— Six U.S. Marines died today in a helicopter crash in Helmand province. The Taliban claimed credit for bringing down the aircraft but NATO reported no enemy activity in the area.
— Between May 2007 and May 2011, at least 58 Western service members were killed by the Afghan soldiers they train and fight alongside according to a classified coalition report obtained by The New York Times.
— In a statement to Gulf leaders widely perceived as signaling Iran’s deepening isolation, Chinese premier Wen Jiabao said his country, a major purchaser of Iranian oil, “adamantly opposes Iran developing and possessing nuclear weapons.”
— Gen. Michael Hayden, a former chief at both the CIA and National Security Agency, said that discussions during the Bush administration concluded that attacking Iran “would guarantee that which we are trying to prevent — an Iran that will spare nothing to build a nuclear weapon and that would build it in secret.”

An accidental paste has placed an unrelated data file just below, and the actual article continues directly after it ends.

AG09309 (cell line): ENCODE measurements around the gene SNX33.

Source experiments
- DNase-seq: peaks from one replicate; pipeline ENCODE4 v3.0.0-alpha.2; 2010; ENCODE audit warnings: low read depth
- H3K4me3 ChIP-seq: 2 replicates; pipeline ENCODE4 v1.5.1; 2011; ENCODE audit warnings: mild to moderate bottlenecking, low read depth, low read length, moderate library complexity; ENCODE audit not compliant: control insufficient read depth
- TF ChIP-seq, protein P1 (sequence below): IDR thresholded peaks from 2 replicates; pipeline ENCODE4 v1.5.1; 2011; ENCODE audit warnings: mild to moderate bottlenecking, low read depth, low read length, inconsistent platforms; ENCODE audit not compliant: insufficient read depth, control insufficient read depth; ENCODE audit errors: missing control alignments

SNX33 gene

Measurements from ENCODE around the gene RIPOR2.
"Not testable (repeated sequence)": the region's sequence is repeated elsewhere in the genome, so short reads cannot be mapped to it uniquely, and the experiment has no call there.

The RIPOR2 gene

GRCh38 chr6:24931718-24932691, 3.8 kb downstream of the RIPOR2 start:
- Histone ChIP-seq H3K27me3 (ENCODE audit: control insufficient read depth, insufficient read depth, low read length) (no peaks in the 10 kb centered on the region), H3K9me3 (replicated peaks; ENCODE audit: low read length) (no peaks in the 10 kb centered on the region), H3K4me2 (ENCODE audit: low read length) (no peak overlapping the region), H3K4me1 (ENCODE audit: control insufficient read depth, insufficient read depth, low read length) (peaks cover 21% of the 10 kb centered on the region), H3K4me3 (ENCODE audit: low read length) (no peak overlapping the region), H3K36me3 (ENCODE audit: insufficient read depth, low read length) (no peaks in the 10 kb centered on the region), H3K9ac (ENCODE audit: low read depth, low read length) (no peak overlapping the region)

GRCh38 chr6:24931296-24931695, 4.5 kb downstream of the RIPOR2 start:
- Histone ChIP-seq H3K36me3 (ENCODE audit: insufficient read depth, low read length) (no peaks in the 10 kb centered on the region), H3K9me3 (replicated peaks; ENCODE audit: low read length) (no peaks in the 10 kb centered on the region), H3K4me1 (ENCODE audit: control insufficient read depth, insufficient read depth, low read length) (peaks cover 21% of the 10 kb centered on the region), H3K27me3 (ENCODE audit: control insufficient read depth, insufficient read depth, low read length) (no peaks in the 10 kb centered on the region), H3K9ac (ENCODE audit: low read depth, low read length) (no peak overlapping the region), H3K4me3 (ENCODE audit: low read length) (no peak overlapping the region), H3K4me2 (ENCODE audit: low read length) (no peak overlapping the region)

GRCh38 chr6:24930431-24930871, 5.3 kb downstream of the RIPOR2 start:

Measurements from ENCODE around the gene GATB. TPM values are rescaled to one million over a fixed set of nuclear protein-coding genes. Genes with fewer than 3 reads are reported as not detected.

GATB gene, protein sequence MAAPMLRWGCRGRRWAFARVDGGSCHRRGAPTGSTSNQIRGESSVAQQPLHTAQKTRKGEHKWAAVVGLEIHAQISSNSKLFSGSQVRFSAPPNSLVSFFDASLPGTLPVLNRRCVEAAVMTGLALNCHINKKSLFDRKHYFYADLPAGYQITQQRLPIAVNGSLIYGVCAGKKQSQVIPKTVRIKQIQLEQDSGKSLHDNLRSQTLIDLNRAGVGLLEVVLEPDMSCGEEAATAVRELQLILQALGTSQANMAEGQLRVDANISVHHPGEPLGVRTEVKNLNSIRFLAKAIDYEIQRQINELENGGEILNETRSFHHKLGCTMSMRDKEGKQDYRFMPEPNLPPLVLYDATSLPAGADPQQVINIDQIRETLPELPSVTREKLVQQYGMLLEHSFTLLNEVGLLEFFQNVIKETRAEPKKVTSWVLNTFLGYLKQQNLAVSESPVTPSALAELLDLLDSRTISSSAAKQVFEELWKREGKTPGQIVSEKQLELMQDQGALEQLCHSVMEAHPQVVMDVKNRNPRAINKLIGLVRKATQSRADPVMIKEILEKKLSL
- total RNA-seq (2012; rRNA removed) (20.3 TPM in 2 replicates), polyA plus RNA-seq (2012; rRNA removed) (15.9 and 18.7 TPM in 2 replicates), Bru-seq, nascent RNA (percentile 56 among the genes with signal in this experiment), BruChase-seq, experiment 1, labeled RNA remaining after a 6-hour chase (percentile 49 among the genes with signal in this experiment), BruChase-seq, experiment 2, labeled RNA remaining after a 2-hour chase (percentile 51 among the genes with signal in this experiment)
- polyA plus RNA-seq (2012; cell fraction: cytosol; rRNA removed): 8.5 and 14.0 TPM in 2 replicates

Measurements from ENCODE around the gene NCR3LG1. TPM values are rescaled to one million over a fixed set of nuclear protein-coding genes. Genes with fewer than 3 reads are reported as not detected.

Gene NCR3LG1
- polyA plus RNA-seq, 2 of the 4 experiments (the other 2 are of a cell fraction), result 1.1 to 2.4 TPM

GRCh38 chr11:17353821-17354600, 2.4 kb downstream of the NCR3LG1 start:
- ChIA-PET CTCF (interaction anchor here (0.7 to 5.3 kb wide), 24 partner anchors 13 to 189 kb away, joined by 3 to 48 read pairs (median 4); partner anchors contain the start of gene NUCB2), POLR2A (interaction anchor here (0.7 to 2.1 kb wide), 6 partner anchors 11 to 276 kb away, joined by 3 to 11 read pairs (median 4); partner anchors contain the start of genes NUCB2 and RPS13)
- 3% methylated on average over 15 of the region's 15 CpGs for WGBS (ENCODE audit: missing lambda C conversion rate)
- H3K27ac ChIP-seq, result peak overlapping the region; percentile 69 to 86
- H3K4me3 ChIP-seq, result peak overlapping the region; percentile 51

— The Arab League is likely to extend its observer mission in Syria despite complaints from both League observers and the Syrian opposition that it has been unsuccessful in curbing the government’s violence against civilians.
— Ethnic clashes in the six-month old country of South Sudan created a situation where 120,000 need humanitarian aid, according to the U.N.
— Myanmar President Thein Sein tells the Washington Post that “we are on the right track to democracy” but the military will maintain a strong role in government as opposition members join the parliament.
— Despite recent political reforms, the Myanmar government has intensified an ethnic civil war in the northern part of the country.